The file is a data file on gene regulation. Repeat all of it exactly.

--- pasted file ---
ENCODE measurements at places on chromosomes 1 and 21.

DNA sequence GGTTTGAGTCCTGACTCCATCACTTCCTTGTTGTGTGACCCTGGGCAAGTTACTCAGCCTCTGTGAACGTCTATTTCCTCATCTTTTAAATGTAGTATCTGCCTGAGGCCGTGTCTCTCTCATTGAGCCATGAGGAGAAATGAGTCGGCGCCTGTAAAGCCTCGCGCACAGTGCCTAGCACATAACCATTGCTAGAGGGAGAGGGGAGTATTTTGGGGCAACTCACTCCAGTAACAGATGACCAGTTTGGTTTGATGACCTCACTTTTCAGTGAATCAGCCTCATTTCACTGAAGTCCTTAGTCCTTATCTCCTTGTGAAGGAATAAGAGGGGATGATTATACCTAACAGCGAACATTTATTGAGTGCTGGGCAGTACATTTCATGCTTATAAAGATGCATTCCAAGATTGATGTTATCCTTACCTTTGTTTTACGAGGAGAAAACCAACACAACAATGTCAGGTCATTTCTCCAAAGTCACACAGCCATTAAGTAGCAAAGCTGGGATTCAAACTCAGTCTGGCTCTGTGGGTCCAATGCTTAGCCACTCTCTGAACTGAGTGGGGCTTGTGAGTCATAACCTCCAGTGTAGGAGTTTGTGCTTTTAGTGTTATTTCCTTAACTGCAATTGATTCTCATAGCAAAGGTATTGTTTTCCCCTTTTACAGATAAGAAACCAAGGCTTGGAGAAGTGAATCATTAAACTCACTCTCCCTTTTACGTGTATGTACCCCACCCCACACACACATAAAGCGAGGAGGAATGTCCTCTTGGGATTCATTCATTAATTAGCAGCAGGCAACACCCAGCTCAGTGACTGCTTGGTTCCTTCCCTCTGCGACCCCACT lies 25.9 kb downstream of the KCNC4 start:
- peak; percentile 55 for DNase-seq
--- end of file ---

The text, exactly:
ENCODE measurements at places on chromosomes 1 and 21.

DNA sequence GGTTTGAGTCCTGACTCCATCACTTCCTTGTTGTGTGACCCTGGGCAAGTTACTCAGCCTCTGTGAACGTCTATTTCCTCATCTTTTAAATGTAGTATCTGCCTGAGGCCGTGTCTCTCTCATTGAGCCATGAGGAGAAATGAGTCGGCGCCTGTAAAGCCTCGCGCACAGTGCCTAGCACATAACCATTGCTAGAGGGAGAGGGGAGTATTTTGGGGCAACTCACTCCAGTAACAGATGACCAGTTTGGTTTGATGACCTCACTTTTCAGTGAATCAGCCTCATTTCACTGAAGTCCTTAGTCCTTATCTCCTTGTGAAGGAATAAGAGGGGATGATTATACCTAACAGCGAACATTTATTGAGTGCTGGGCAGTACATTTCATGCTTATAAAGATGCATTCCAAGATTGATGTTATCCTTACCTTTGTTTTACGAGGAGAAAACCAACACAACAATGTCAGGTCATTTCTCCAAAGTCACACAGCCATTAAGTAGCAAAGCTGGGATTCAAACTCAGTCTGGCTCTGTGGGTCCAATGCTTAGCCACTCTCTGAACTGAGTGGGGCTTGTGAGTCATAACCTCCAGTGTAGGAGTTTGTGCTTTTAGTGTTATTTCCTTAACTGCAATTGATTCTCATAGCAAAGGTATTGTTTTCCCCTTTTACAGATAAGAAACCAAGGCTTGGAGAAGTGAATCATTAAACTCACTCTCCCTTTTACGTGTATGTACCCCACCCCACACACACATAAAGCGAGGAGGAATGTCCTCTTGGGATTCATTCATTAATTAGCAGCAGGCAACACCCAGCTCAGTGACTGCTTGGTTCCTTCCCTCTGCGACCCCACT lies 25.9 kb downstream of the KCNC4 start:
- peak; percentile 55 for DNase-seq